** No data or access was compromised. **

On the 20th of May at 6:45 AM, I got a phone call alert from Spike.sh from our Twilio integration about a surge in calls.

Scammers abused our phone verification by otp generating thousands of phone calls. This qualifies as Toll fraud

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Timeline of how it went down

7 AM 👨‍💻

Within the next 15 minutes, I was awake and glaring into my screen trying to find out what the hell is happening.

I learn about these keys facts -

40 new registrations in the last one hour using disposable email addresses, mainly Mailinator (.com and .net)

Our Twilio account had been recharged which was unusual

So far, I was knee-deep with $107 bill on Twilio because scammers had made about hundreds of phone calls to a number in Moldova

Also, Twilio, being awesome, detected suspicious activity and blocked several phone calls by that time. I had emails from their Fraud detection team. Thank you Twilio

7:15 AM 😧

After digging into logs, I learn that the scammers were generating phone calls from our Phone verification section. We make phone calls to verify your phone number after signing up on Spike. I knew this was not the best idea going in too... 🙁 We now send SMS to verify instead of making a phone call.

There were two such sections. Both of them now look like this -

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7:30 AM 💸

I got a call from our credit card company who inform us we have been charged about $870 in total so far 😭

We have barred making calls to Moldova and some other regions scammers had been targeting using Twilio's GeoPermissions

By default, Twilio blocks voice call to some high-risk areas.

Twilio blocking high risk areas

And this is us blocking Moldova.

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All in all, about 2400+ phone calls were made so far.

7:45 AM 🤖

Integrate Google reCaptcha on the dashboard. Block spam user's accounts. I was personally very sceptical if things would go back to normal.

When you do this, make sure to authorise the request on the backend too.

8:00 AM 🚫

So far, I have made about 20 deployments to production, thanks to GitHub Actions for automating that.

Replace phone call verification with SMS verification. This took some time along with testing.

9:00 AM 📖

Revoke all Twilio tokens and read their guide again on toll frauds. Are we missing anything?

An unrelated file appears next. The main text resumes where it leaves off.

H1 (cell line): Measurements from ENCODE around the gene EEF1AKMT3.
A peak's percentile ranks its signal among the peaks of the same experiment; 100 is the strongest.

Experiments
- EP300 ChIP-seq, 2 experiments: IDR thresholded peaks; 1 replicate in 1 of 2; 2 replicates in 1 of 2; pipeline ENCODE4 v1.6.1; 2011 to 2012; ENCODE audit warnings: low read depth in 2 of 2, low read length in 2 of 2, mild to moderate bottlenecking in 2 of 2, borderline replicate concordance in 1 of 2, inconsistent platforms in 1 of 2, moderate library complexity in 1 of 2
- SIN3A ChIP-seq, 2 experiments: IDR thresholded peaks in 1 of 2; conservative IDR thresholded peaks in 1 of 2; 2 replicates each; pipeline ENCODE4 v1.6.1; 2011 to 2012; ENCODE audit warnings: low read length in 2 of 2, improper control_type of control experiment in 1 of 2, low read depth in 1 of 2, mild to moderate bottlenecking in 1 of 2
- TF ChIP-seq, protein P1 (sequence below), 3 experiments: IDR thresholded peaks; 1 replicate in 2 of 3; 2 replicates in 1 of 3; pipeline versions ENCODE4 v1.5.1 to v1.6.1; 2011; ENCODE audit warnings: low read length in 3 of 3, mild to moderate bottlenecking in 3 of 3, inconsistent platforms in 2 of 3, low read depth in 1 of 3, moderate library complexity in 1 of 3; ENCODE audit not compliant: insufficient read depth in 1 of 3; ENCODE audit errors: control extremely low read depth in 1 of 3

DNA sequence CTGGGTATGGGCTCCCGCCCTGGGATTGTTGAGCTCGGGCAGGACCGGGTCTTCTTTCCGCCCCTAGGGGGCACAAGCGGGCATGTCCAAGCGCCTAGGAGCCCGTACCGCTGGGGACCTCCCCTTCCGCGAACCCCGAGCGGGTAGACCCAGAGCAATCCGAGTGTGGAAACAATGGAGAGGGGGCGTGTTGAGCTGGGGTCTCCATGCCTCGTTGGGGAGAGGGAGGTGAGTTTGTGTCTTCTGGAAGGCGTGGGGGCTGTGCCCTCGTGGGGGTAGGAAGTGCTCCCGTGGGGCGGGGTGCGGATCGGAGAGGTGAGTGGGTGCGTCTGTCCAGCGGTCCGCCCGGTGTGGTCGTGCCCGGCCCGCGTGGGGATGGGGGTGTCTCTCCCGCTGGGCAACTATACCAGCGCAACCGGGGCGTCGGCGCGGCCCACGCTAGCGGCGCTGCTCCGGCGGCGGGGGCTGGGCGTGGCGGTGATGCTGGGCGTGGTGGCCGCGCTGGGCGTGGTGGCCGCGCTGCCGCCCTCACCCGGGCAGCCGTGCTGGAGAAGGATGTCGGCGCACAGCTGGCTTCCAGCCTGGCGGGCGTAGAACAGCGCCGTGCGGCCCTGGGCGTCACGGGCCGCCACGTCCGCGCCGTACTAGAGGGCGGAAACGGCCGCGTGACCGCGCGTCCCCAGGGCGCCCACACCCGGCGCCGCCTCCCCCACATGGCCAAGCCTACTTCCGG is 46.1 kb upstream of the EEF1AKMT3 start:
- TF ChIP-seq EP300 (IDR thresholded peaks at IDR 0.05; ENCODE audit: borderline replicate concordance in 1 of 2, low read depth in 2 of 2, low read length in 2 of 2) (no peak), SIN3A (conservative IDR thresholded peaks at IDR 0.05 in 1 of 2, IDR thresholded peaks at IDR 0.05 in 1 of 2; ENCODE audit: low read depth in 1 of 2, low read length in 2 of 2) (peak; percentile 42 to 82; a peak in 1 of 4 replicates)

Facepalm - Twilio has explicitly written in their docs to not use a phone call for verification via OTP and that's exactly what we did 🤦‍♀️

We released some of our old phone numbers and bought new ones. This didn't take long.

10:00 AM 🧟‍♂️

Deploy to production but we still see a number of signups coming in via bots using Mailinator email addresses.

11:00 AM 🕵️‍♀️

Our search for a service API to tell disposable email addresses apart has begun.


  1. https://block-temporary-email.com
  2. Kickbox.com
  3. NameAPI
  4. SO question on blocking disposable email addresses

The problem is creating newer disposable email addresses is easy. It's perhaps too much to expect that one service would cover all of them.

Interesting stat - A ton of our users were using Google OAuth, so we made the bold move.

Allow only Google OAuth. Remove login and signup using Email/Password combinations.

1:00 PM 👮‍♂️

Time to take extra measures -

Cloudflare is pretty awesome at this. When you visit Spike.sh, Cloudflare will try to determine if you are human or a bot. Sometimes, a test also appears for verification using hcaptcha.

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  • We installed Needle.sh, which provides a security layer with their NPM module. In their dashboard, we noticed that security scanners have been probing our web properties for vulnerabilities multiple times a day. This made us realise the importance of using security tools for our web products from an early stage, obviously.
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Rate limiting was super helpful and easy to setup. I have seen tons of 429 response status after we activated this.

Setup usage triggers on twilio

3:00 PM 🤞

All of our measures are now live. Now - it's all about monitoring carefully.

Scammers were unable to create new accounts. Yipee!
Some literally created accounts using Google OAuth and tried to make more calls but over 99% of them ended up in either 401 or 429 response codes.

What did we learn?

  • Setup critical alerts, had I not gotten the phone call from Spike.sh, I easily would have gotten a bill of more than $5000 by the time I woke up.
  • Security is super important. Never too early to start.
  • Use the right tools for the right job, we are using Cloudflare and Needle.sh
  • Better safe than sorry


These are some good reads I came across during the entire ordeal. Hope this helps you -

This doesn't cover all the steps we have taken to stop abuse or DDoS.

Cover photo by Hugo Jehanne on Unsplash